Superdoc (9) - Back pain and investigations


An investigation won't tell us what we usually need to know about back pain - so why do we often jump so quickly into it?

It’s tough to surprise someone in my line of work. We Superdocs have seen a thing or two. Each passing hour on the job can bring a changing location, disaster, medical emergency, distressed feline … the list continues.

Mostly these are the events that make work super-interesting and keep me on my super-toes; but there are a few I’d like to see a little less of. Back pain investigation is one.

As doctors we rarely see any patient who’s had back pain for more than a short period who hasn’t had some type of investigation of the spine.

Let’s look at why we investigate and what the consequences are.

People who have back pain can potentially have something serious wrong with their back: a cancer that’s spread to the spine or some other tumour or growth, or even possibly an infection; but, this is extremely rare.

None-the-less, doctors don’t want to miss something that’s potentially dangerous and treatable.

Unfortunately, a number of studies have shown that the chance of picking up a serious back problem by doing an investigation is extremely low. If the person is losing weight, has a history of cancer or has some other serious symptom such as night sweats, then it is important to do an appropriate investigation. However, what commonly occurs is people with uncomplicated back pain have lots of tests. They might have an x-ray to start followed by a CT scan, and if referral to a specialist is arranged an MRI scan is almost a given.

Patients in the compensation system often have multiple investigations, and it’s not uncommon to see them arrive at clinics with a 5-kilogram bag of various scans. Perhaps they’ve had back problems for a few years and start to get soreness in the neck, so a neck scan is done too. They ask the doctor to check how their problem is going so a repeat back MRI is performed.

“So, what’s the problem with this?” you might say.

Well, the first issue - and the least important – is the expense. In that 5-kilo bag of scans is about $4000’s worth of investigations.

Wouldn’t it be great to see that patient getting value for money? There are better ways of spending the money that would improve their health outcomes.

The next issue is that it causes all sorts of confusion. Employers or claim staff might consider that there is some meaning if the person does or doesn’t have an abnormal scan. Perhaps if the case goes to court, lawyers and judges consider there is some relevance or meaning from the scan results.

The last and most important issue is the patient. They wait for the scan results expecting there will be some clear answer to their problem, and that at last there’ll be clarity about the diagnosis and what treatment should fix their problem. Worse is the patient who has a normal scan. They’re often left bewildered, and sometimes feel more confused when the scan doesn’t show a specific abnormality.

More than all of the above, scans often make a simple situation complex.

A scan doesn’t tell what kind of treatment should be provided; it doesn’t tell whether the person’s going to do well; it doesn’t tell us how long the back problem is going to stay around and it doesn’t tell us the cause of the pain. Further, it doesn’t tell us anything about the person’s work capacity or work abilities, or the duties that should be provided to help them continue in the workplace.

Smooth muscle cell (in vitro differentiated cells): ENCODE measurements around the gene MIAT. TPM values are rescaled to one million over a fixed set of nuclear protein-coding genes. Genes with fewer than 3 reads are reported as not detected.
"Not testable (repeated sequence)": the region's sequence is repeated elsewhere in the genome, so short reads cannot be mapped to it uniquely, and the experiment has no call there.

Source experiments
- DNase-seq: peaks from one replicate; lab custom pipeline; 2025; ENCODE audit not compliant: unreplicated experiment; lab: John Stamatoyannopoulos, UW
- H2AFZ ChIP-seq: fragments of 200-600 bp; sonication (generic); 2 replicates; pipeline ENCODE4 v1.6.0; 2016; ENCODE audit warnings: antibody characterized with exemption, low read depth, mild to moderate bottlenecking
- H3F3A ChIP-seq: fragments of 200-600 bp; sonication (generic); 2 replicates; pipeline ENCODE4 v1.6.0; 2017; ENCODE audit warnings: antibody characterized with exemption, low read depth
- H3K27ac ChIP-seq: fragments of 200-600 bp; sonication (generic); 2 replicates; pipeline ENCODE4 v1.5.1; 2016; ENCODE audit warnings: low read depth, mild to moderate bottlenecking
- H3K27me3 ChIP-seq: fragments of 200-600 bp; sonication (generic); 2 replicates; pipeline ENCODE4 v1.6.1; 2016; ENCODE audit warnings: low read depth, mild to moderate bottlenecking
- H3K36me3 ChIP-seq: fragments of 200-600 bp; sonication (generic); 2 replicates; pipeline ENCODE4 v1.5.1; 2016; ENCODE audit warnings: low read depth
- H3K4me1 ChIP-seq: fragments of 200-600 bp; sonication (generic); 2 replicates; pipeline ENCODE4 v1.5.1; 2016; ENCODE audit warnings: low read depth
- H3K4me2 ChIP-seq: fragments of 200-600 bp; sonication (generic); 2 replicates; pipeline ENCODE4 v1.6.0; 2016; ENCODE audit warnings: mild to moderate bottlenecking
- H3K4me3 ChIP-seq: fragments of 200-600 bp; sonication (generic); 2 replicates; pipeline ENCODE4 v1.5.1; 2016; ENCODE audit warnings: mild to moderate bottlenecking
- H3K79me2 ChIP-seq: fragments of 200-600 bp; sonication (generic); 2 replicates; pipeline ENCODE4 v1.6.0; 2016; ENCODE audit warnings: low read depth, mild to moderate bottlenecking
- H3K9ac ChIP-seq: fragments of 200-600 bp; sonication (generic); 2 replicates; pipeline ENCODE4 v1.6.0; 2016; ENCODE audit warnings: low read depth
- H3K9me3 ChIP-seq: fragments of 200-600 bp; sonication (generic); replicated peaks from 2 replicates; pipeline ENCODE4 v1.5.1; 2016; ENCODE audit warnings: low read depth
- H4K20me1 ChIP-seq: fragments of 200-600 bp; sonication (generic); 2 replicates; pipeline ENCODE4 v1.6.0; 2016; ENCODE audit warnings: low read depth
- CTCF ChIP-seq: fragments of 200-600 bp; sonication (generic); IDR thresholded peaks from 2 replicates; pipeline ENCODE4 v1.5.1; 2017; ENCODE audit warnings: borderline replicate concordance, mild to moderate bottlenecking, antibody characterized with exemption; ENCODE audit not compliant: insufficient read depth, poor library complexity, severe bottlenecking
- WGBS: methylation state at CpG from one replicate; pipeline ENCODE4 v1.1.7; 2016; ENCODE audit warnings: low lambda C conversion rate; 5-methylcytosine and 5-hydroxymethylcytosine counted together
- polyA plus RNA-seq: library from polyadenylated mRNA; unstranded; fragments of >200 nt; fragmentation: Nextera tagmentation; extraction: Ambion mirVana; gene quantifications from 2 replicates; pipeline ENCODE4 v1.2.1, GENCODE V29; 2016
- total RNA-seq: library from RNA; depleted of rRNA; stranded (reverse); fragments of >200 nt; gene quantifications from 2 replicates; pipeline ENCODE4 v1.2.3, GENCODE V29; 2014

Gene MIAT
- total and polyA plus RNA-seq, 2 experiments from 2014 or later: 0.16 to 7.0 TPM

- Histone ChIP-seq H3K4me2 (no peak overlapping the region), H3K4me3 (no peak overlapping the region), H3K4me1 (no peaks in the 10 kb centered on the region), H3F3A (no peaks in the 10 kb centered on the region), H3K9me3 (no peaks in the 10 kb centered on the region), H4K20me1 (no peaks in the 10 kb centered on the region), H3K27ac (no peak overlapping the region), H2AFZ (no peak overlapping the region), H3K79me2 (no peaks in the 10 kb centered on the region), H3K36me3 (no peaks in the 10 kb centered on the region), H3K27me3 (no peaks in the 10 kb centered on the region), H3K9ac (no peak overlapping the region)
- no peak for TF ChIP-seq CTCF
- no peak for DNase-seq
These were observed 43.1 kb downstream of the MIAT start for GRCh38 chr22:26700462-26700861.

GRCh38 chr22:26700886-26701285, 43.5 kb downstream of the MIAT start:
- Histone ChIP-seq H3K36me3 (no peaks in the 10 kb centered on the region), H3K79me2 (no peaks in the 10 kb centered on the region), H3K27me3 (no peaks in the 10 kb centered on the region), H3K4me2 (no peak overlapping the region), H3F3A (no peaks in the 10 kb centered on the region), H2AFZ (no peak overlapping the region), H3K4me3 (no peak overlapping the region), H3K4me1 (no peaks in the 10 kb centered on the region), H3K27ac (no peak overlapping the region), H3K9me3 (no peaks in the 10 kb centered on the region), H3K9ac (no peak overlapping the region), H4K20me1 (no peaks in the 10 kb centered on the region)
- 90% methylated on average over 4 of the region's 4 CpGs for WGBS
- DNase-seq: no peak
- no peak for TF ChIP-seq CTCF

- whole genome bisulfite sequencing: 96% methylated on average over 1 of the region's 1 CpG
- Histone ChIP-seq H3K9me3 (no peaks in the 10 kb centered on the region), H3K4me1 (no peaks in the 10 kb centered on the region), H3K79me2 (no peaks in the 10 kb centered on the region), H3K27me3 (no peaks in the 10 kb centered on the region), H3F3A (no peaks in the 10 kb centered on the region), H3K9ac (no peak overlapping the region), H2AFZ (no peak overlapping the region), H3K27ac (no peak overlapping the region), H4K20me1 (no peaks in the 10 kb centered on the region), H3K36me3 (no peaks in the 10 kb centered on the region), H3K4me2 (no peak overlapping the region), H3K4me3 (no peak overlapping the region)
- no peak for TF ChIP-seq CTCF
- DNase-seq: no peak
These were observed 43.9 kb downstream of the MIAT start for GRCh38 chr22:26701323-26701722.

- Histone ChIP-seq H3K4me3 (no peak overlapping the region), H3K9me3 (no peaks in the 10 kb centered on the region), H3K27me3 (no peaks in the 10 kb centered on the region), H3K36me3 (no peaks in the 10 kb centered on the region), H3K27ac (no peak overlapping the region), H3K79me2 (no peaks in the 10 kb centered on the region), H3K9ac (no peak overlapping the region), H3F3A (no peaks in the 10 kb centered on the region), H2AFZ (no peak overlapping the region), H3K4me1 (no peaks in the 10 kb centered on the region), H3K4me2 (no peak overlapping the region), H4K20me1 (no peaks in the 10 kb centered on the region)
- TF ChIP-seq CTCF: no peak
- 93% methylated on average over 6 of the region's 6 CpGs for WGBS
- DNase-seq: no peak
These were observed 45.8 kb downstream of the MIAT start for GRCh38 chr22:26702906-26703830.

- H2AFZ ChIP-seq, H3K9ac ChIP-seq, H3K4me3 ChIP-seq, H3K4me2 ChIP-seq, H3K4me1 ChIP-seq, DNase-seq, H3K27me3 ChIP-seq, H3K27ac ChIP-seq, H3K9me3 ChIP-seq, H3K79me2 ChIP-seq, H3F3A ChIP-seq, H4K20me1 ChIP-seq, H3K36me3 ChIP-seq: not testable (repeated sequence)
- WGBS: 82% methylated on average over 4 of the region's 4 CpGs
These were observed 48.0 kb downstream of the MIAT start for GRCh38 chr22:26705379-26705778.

Radiologists also contribute to the problem. If you have a blood test and a measure of your hemoglobin count, the pathology laboratory will report on the normal range. For example, if my hemoglobin is 13 the result will be returned to the doctor with “hemoglobin of 13”, and sitting next to it will be the figure for the normal range, for example “11.8 to 14.6”. The doctor immediately knows that the “13” is within the normal range and not to worry.

Radiologists on the other hand do not report on normal age-related changes in the spine. It would be useful to see radiologists’ reports on an MRI scan, showing disc-degenerative changes and recording if it’s seen on 60% of scans for this patient’s age.

Confronted by this, some radiologists suggest that it is the referring doctor’s job to understand the significance of radiology findings. I think that’s a cop-out. Radiology services earn significant incomes from the scans and it’s behoved on them to play their part in reducing unnecessary disability from scan results.

If somebody is going to have an operation for a disc prolapse they should have a scan; it’s important in determining at what level the surgery is performed. Other than that there is little value in spinal investigations.

One of the most famous back researchers, Dr Richard Deyo, studied patient expectations about medical investigation in the 1980s. He found that a two-minute explanation about the value and appropriateness of spinal investigations left patients satisfied and comfortable when scans weren’t performed. Yet the research hasn’t diminished our tendency to immediately order investigations.

I’ll often do an MRI scan of the back earlier rather than later simply because the patient is going to have it done by someone and I might as well get in first and give a good explanation about the results of the exam, lest it is done by someone who interprets degenerative changes as something significant.

If a person has a long-term back problem, in this day and age they are likely to get some type of scan. Better it is done earlier rather than later and the fundamental issue is that the person is given clear advice about what is significant and what is not. Lack of serious abnormalities is important to point out to foster the person’s understanding and confidence to return to activity.